Tag Archives: Randall County Courthouse Annex

Hoping for a quick turnaround at old annex

Randall County has vacated its former Courthouse Annex at Georgia Street and the Canyon Expressway.

The building is dark.

However, as I understand it, the old annex might not be dark for too long. That’s my sincere hope.

The Texas Panhandle War Memorial board of directors hopes to convert the annex into a chapel. It would become a place where those who visit the nearby War Memorial can go to pray, to thank the Almighty himself for the sacrifice in defense of our country made by those who are honored at the memorial.

The annex once served as Randall County’s avenue for its residents who live in southern Amarillo. The tax office was there, along with a justice of the peace court; the sheriff’s department also had a small office in the annex. They’ve all moved to much more spacious quarters at the corner of Western Street and Paramount Boulevard into a building once occupied by Nationwide Insurance.

Thanks to some wheeling and dealing by County Judge Ernie Houdashell, the county has now opened a virtually full-fledged courthouse operation to serve the county’s Amarillo-area residents. The new annex features about six times the space, plus a county clerk, district clerk, district attorney and a court at law operation.

The old annex site, though, needs to be made functional in another form. It needs to be re-purposed to suit the needs of the War Memorial board, which serves to honor the memories of those who died in defense of our country.

The memorial board is seeking to raise money to build — eventually — an interactive education center next to the garden, the granite stones and the names of those from throughout the Panhandle who have fallen in battle.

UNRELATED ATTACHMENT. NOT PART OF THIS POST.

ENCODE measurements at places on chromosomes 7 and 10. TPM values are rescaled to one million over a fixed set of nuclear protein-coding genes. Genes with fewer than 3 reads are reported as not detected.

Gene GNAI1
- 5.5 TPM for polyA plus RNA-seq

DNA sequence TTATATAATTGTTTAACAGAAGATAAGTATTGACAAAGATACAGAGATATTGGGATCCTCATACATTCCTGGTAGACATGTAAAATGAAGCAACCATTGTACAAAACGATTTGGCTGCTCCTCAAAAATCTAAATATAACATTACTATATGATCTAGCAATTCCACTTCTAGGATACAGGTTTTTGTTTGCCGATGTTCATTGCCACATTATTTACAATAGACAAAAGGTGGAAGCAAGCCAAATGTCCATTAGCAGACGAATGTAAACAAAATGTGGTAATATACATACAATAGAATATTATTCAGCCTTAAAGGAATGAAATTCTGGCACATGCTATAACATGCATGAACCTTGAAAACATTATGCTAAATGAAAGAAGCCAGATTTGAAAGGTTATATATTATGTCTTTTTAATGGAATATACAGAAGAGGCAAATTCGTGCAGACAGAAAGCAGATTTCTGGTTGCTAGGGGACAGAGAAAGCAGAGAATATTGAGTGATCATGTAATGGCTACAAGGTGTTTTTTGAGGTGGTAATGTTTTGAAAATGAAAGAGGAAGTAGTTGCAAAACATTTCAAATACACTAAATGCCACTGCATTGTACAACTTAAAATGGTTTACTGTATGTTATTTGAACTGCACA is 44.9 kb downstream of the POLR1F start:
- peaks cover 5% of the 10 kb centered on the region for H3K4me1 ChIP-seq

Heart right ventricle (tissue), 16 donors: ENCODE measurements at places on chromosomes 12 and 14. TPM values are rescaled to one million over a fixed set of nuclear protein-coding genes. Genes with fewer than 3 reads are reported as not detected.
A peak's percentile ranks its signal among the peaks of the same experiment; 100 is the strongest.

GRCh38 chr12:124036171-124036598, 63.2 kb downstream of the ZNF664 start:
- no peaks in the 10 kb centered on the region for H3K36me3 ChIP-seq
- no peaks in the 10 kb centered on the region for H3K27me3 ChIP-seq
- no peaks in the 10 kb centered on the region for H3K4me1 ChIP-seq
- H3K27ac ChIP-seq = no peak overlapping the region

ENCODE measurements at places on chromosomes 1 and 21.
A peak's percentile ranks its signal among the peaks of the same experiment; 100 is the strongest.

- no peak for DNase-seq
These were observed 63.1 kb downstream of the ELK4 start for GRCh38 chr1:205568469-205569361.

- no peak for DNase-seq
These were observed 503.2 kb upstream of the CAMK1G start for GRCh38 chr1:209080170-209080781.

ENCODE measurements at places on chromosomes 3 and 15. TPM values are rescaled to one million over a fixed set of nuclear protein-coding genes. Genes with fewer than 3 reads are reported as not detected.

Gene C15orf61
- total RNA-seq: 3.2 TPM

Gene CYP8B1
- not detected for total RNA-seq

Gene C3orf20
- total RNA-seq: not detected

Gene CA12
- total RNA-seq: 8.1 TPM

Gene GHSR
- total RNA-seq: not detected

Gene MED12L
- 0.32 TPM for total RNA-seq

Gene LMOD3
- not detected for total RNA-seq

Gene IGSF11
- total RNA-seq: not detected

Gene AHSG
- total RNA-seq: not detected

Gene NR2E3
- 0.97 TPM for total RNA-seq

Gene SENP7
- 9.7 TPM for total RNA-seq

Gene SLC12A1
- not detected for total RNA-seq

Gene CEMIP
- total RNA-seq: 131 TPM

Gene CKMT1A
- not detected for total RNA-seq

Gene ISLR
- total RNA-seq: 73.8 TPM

Oh, how I hope the former annex site can be re-fitted and brought back to life as a chapel. Those who pay their respects to our fallen warriors need a place to pray and to reflect.

Here's what I am doing on Election Day

My granddaughter likely never will ask me this question: Grandpa, what did you do on Election Day 2014?

But if she did, I would have something rather interesting to tell her.

I would tellĀ little Emma I worked all day, from 7 a.m. to 7 p.m. as an exit pollster.

My job, which I’m doing for a public opinion research firm, is to interview voters as they exit the polling place at Randall County’s Courthouse Annex. Well, I don’t “interview” them per se. I will ask them if they would mind filling out a short questionnaire telling who they voted for, what are the key issues of the day and then a little bit about themselves.

I’ve got to log every person who takes part, everyone who refuses and everyone I “miss,” those who walk by without being asked if they’ll participate. I have to be sure to make a record of it.

Three times during the day I’ll call in voting results; I’ll report the total number of people voting, total “misses” and “refusals.” The polling firm is interested in the races for Texas governor, lieutenant governor andĀ U.S. Senate.

The polling is being done on behalf of all the major media outlets in the country: CNN, Fox, ABC, NBC, CBS, The Associated Press.

They gather this data from all across the country during the day, compile and then report their findings nationally to an audience awaiting the election returns when the polls start closing around 7 or 8 p.m. Eastern Standard Time.

It’s going to be a challenge to make sure I get all the data collectedĀ that’s required.

My adviser at the polling firmĀ assures me it will be fun. She also believes I’ll find my rhythm once I get going.Ā I’m going to take here word for it.

So, with that I’m off to my polling station for what I believe will be a most interesting day watching democracy at work.

Oh, by the way: Be sure to vote.